To say I was disappointed by the Mini Pelagic that I organized as a small fundraiser for Rocky Point Bird Observatory on August 11 would be a bit of an understatement.
I have been watching the weather for a week, making sure that everything would be good for the trip, and all signs pointed to the positive. Trips like this are full of possibility, as the waters of the Strait of Juan de Fuca are very poorly birded aside from trip on the MV Coho to Port Angeles. These trips still turn up good birds, but are much further inside the Strait than what I had planned.
Anyway, back to Saturday. My heart sank when we reached the dock, and there was very little visibility. 12 other eager birders had made the trip out, hoping for the same exciting birds as I was. A quick consult with Russ Nicks, skipper for our trip, confirmed my worst fears, that after a week of quite clear weather, the Strait was completely socked in with thick fog to the east and the west, with some patchy clear areas around Race Rocks. So much for going west to Otter Point and closer to open water!
We headed out, chasing the clear patches to the east, and hoping for some bait ball action on the water. Common Murres and Rhinoceros Auklets were visible on the water, but that was about it. When we finally broke through the fog, somewhere around Pedder Bay, there were very few birds evident on the water, and definitely not the large gatherings of swarming gulls and accompanying Jaegers I was hoping for. Again, lots of alcids were visible, but nothing along the lines of Tufted Puffin or, dare I say it, Long-billed Murrelet!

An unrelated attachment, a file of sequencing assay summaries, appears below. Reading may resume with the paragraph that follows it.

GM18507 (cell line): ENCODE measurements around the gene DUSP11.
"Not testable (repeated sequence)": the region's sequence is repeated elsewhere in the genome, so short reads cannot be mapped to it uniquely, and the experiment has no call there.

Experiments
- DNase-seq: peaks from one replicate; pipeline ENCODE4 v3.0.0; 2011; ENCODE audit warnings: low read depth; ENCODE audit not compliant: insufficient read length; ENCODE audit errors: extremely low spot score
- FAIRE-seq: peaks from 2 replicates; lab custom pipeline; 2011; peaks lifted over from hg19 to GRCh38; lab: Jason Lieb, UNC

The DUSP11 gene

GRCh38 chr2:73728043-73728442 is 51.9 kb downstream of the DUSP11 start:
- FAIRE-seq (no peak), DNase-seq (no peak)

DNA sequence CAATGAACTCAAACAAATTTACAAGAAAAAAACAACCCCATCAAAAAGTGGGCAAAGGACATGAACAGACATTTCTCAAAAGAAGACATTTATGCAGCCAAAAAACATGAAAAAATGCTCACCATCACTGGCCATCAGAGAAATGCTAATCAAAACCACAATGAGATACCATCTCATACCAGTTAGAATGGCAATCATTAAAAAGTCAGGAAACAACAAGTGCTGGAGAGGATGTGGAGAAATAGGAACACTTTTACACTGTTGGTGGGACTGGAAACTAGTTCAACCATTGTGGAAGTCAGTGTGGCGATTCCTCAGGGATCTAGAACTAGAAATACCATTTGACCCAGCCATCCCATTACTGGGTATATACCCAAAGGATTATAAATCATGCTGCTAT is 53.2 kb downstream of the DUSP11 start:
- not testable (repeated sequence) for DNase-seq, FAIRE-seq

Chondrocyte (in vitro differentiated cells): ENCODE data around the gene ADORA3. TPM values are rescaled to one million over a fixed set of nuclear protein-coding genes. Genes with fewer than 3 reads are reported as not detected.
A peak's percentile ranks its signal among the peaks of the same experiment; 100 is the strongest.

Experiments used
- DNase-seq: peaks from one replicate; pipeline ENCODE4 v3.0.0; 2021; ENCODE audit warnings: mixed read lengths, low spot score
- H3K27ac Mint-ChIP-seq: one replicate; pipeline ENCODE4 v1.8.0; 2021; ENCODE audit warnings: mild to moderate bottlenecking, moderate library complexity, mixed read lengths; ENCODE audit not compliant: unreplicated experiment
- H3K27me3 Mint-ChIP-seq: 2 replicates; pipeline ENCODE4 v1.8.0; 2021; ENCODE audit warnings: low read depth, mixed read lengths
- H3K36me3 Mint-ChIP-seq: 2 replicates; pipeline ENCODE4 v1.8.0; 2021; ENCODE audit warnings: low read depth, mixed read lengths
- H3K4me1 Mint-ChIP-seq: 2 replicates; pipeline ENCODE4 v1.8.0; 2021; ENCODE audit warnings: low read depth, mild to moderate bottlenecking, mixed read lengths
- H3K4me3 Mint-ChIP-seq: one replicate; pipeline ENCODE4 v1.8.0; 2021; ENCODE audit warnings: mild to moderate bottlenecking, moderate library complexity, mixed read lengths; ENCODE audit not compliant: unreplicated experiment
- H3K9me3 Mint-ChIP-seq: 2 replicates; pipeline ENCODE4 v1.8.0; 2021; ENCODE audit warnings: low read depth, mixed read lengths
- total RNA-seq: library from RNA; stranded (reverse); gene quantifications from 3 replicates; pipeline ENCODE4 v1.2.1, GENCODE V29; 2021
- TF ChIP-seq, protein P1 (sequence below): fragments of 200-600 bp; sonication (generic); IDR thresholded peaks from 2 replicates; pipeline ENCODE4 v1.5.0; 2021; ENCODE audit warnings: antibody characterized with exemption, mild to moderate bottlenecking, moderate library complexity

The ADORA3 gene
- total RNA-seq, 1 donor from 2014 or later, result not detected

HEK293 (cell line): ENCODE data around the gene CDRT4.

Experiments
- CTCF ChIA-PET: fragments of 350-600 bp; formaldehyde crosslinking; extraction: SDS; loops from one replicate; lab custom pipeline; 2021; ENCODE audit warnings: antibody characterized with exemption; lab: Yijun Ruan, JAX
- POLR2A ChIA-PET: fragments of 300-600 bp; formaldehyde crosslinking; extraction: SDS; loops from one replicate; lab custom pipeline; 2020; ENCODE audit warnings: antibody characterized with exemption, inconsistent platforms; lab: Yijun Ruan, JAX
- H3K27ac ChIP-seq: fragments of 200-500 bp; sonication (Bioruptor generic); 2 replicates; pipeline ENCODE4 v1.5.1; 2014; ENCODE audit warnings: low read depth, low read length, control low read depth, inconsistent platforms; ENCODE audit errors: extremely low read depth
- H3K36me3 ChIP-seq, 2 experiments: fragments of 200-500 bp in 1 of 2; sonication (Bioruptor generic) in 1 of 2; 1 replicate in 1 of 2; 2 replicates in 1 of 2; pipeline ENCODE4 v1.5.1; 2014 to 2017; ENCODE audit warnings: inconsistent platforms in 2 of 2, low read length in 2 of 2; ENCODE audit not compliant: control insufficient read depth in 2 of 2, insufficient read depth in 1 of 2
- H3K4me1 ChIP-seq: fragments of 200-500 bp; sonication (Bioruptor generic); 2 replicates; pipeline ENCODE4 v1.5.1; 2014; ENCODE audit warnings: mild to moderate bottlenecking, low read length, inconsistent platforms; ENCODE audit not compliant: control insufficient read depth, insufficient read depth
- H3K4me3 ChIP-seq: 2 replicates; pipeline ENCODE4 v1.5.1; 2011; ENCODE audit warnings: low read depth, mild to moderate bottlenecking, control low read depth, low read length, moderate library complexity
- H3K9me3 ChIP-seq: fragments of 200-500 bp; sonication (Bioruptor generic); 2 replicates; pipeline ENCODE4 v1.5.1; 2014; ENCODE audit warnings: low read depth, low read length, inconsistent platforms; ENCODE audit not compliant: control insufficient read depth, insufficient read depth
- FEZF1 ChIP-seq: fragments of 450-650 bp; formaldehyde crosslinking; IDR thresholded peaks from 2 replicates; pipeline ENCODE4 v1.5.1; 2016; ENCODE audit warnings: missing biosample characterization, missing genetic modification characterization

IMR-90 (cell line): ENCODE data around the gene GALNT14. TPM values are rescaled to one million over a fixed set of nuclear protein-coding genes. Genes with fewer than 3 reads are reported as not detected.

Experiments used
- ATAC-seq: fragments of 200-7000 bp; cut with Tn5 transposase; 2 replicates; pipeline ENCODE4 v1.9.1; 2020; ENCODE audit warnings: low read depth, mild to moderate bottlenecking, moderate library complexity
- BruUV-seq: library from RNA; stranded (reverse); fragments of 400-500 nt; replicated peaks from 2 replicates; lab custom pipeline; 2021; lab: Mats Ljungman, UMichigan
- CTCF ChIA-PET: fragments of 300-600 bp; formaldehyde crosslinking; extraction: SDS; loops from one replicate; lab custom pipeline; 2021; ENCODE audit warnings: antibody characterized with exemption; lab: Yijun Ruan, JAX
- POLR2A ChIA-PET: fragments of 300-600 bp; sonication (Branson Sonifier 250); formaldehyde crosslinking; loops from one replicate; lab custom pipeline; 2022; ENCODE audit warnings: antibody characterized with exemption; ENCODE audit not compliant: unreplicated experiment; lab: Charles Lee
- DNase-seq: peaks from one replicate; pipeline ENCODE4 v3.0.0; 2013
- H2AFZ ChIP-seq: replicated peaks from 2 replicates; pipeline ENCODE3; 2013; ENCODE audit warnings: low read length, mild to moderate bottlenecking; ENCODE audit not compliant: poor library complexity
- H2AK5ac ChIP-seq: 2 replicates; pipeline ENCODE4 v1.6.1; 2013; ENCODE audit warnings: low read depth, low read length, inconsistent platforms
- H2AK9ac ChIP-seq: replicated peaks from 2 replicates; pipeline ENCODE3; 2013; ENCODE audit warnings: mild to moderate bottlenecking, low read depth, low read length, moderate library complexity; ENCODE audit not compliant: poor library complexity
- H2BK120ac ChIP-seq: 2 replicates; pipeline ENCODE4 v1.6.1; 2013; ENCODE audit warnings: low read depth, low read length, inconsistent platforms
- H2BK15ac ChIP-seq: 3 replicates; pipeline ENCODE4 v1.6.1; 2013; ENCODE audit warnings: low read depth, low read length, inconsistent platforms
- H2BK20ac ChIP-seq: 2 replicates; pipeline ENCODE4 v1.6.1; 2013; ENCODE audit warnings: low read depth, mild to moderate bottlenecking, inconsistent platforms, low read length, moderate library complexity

We counted a large number of California Gulls, Heermann's Gulls, and Glaucous-winged Gulls, Rhinoceros Auklets, Common Murres, and Pigeon Guillemots. Chumming failed to attract any birds, and I find myself wondering if maybe someone had been out to feed them earlier in the morning!
Back into the fog, we circled Race Rocks, hoping to find a Brown Pelican or something of the like. Sharp eyes quickly located a Spotted Sandpiper on the rocks, followed by a Surfbird in its breeding finery, and a few Black Turnstones and a Black Oystercatcher among the intimidating masses of sea lions. Making a pass of the main island/rock, I noticed a shorebird that reflected very brightly in the light, and we all ended up getting good looks at a stunning breeding plumaged Ruddy Turnstone! Add in Red-necked Phalaropes, and there you have our list for the day.
The trip back to Sooke to end our 3 hour tour was also foggy, and turned up nothing new. A trip scheduled 4 months ago turned out to be the foggiest day of the year so far, but I did receive positive feedback from a couple of the participants, and I hope the rest won`t hold the weather against me!
There are still a couple of spots left for the Swiftsure trip in two weeks, which will be 8 hours out into the open ocean.
Thanks to those who came out in support of Rocky Point!
Good birding, land and sea,